Discussions between Google and the Associated Press about renewing their content licensing deal continue, I assume, but all’s quiet recently on the negotiation front. I want to disrupt that. It would be wrong in this particular case for both parties to reach a deal where “terms are not disclosed.” The future of journalism, as well as Google’s own reputation, deserves for things to open up.
After threatening a lawsuit against Google several years ago, AP won its first licensing deal with Google in 2006. Google was at pains to stress this wasn’t a deal designed to gain the rights to merely list AP stories. It was supposed to cover more “new” and “extensive” uses of AP material.
Bull. Today, you can still search at Google and find that it fails to list just one “originating” AP story in many cases. Sure, Google hosts AP stories, but it wasn’t like Google set out trying for that goal. It was just as happy as pointing outward. The bottom line was that the deal was a nice wrapper to go around getting the AP off Google’s back.
Now the AP’s been on again that without the right deal, it’ll pull content from Google. Technically, how they’ll do that is absurd. Will the AP robots.txt out its entire site? And ensure that all of its members do the same for any AP story? More likely, it would fall back to the lawsuit front.
But what’s the right deal? What’s Google paying the AP now, and what happened in three years that this amount wasn’t enough? Since the terms were never disclosed, the public can’t judge.
And the public needs to judge, especially as newspapers have secret stealth meetings (which involve AP CEO Tom Curley) which involve sessions like:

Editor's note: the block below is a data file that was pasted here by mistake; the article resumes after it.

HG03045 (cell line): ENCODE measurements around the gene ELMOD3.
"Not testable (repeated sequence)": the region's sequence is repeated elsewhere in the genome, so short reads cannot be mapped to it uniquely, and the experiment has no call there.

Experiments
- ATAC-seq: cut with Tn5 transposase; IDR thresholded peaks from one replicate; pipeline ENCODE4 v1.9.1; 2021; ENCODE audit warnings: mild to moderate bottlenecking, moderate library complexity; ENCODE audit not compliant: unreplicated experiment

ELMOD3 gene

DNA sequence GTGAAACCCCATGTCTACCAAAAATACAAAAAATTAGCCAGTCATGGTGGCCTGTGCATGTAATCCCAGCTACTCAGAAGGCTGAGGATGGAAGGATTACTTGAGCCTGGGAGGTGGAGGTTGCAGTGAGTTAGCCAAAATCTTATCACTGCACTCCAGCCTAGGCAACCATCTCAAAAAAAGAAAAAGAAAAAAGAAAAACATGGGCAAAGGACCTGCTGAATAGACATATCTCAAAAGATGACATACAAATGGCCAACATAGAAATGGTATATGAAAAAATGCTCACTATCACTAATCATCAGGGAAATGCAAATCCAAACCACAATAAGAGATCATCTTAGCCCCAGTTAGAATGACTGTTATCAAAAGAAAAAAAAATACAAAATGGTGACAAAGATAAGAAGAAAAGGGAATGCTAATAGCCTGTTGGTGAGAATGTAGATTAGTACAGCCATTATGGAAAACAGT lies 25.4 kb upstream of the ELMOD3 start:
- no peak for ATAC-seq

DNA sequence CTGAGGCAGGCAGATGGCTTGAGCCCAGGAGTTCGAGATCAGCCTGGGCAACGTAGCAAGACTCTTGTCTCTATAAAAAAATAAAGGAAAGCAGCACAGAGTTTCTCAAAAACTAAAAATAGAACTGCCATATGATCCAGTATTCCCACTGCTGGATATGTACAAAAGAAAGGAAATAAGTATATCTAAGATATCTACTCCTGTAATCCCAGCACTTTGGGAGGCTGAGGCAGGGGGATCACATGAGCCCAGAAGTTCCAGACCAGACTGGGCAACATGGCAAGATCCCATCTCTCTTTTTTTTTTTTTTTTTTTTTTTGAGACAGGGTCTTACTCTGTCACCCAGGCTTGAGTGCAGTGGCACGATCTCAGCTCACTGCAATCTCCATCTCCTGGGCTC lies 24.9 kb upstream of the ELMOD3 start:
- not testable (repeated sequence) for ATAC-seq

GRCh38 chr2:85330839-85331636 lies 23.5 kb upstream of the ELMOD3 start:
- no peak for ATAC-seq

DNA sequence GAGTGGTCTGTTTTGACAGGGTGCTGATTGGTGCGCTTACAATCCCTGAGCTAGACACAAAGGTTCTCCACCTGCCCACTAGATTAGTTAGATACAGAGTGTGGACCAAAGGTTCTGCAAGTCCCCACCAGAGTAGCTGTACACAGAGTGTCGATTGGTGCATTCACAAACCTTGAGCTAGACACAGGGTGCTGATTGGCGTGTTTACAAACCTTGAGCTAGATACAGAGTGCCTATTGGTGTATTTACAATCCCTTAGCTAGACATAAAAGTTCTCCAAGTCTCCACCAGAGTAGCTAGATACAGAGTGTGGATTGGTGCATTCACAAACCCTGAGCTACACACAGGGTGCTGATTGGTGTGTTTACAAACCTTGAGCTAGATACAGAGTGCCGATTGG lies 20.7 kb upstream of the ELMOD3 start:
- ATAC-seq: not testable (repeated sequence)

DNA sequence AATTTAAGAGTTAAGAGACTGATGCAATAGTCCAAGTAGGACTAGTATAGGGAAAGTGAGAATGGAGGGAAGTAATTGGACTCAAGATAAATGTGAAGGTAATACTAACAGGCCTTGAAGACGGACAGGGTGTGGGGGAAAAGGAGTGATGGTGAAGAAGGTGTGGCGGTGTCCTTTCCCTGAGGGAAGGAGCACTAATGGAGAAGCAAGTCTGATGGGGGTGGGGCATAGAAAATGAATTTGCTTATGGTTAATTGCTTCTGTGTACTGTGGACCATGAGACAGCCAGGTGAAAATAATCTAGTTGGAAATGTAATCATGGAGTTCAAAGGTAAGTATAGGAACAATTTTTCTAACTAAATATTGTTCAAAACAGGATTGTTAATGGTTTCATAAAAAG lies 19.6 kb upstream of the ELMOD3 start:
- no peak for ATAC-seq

Journalism Online: Presentation on proposed service to charge for access to newspaper content and to license that content that (sic) online aggregators
See, some in the newspaper industry persist in the assumption that merely listing headlines and summarizing stories is a copyright offense. The AP itself wants to charge for this and already has guidelines that make some people think they might be violating fair use laws when they aren’t (see Do Newspapers Owe Google “Fair Share” Fees For Researching Stories?).
In other quarters, we have people like Forbes.com CEO Jim Spanfeller pulling $60 million dollar figures out of the air, about what he thinks Google owes him and suggesting that Google is helping to destroy “one of the core building blocks of our democracy.”
Since so much is at stake here — democracy itself! — it doesn’t seem right that Google and the AP will reach a deal that no one gets the details too. Shouldn’t all journalistic enterprises, be they traditional or not, understand exactly the value Google’s willing to pay to one with a big mouth and a staff of lawyers?
Moreover, shouldn’t Google be taking a stand on behalf of the majority of publishers who I’d argue have no problem with aggregators or search engines listing their content. A small number of publishers with inflated opinions about their importance are pushing for (and winning) concessions to compensate for their dying business models and lack of foresight. Aren’t the wrong people being rewarded?
You have to appreciate the rich irony. I can’t get the AP to talk with me at all (their execs are all busy, I’ve been told). When their CEO attends a stealth meeting, it’s not even the AP that first reports about it despite the AP being so convinced that they originate stories. Instead, the AP story points to an Atlantic blog post that broke the news. And Google, which touts being open any time it is convenient, is being hush-mouthed here.
Google needs to step up. Defend the “fair use” rights it believes it has on its own behalf and those of the greater web ecosystem. Alternatively, negotiate a deal to solve its AP problem but do it openly, so everyone else understands what exactly is being given up.